Dove plays an enormous role in making social media a more positive place with diverse campaigns and it’s also able to move fast in order to address issues as they happen in real time, to inspire real change. It’s very inspiring for us all and for brands! Another brand I like – for a totally different reason – is the French retailer Monoprix. I like the way they play with words in their product packaging to build a creative and playful story about their packed products. They make random things fun and appealing. For example, I love looking at a pea can or trash bags and reading what’s written on them. Yes, I end up smiling at trash bags – and so what! The casualness of its content is brilliant in my opinion. 

We all want our content to stand out, what do you think are the main ingredients that make one piece of content stand out above another? 

I think the key is to customise your content for its target audience as much as possible. Then, you can add different “ingredients” if you wish in order to give it a bit of sparkle.  

My recommendations are:  

  1. Write authentic content that features rigorous storytelling. People want to identify themselves with what they read. This will catch their attention and encourage them to keep reading or interacting with your content. This narrative is the main thread that will drive your audience to the message you want to convey.
  2. Have an opinion or a clear point of view. People don’t want an empty piece of content with no clear opinion or message in it. Of course, do be careful not to offend or be too forceful with your opinion. Everything is a question of balance.
  3. Add actionable insights to ensure transmission and learning. In short, offer a giveaway; either a learning, a plan, a template or just an insight. People want to be fueled by information and feel that they haven’t wasted their time while interacting with your content. This is crucial!
  4. Finally, have fun! In my experience, every time I tried to write something too seriously, it was such a pain to get it done. Eventually, I realized that if it was no fun for me to write, neither was it fun for the reader. And this is not a good sign. Either have fun or add fun to your content – I’ll let you decide!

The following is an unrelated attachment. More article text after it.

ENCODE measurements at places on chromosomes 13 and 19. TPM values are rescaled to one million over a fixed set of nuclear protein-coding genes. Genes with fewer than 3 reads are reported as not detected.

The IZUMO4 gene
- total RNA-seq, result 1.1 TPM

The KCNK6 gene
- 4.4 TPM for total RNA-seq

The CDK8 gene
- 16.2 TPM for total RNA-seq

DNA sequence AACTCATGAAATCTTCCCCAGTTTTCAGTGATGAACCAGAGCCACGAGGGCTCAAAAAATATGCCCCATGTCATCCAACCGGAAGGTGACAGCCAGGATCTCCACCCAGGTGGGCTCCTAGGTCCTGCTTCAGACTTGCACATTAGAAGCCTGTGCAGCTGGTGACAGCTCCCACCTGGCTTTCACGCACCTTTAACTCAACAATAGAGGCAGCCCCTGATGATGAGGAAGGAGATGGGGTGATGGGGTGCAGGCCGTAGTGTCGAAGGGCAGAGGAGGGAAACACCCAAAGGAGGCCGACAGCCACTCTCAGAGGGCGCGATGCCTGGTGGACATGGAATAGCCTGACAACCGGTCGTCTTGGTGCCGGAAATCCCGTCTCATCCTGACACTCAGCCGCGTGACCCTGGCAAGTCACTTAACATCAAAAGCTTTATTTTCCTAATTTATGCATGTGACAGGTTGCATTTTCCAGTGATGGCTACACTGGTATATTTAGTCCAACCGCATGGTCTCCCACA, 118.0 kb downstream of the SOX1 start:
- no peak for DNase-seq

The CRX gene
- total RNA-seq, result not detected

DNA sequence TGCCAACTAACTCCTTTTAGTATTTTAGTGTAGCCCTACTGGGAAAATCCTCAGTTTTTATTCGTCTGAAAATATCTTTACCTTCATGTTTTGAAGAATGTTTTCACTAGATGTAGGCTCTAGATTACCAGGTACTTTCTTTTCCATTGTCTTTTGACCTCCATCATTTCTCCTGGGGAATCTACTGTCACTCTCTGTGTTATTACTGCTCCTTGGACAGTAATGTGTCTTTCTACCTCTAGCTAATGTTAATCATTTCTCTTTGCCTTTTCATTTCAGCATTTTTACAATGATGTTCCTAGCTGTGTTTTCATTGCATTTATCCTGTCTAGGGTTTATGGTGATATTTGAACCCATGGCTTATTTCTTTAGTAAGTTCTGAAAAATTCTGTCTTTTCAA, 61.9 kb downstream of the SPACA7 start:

What are some of the challenges you face when producing content for different channels and audiences, and how do you deal with these? Here at Tyto, we often navigate the complexity of developing content for different audiences in different countries. 

The main challenge is to make sure that it resonates with your audience while taking into consideration cultural elements. I’m French and I manage the EMEA region. I’d say my English has more American influences, but I’ve also lived in London. Even if this language is not my mother tongue, I can definitely see the differences in the way Americans and Britons communicate. This doesn’t prevent folks from perfectly understanding each other, but the way they communicate is undeniably different. Therefore they will have a natural preference for interacting with content that follows their communication style. 

My suggestion for marketers is that you might want to create content that makes one unique point or statement, but then adapt it to your audience profile. For example, when I plan a new report or a new campaign, I’ll try to think globally – does a global audience have the same needs or pain points?  

If so, I plan a global campaign based on a piece of content that is similar for all regions and then localise some elements for each market (i.e. changing the language, adding specific market insights or changing the promotional tone of voice). Customisation is key in my opinion.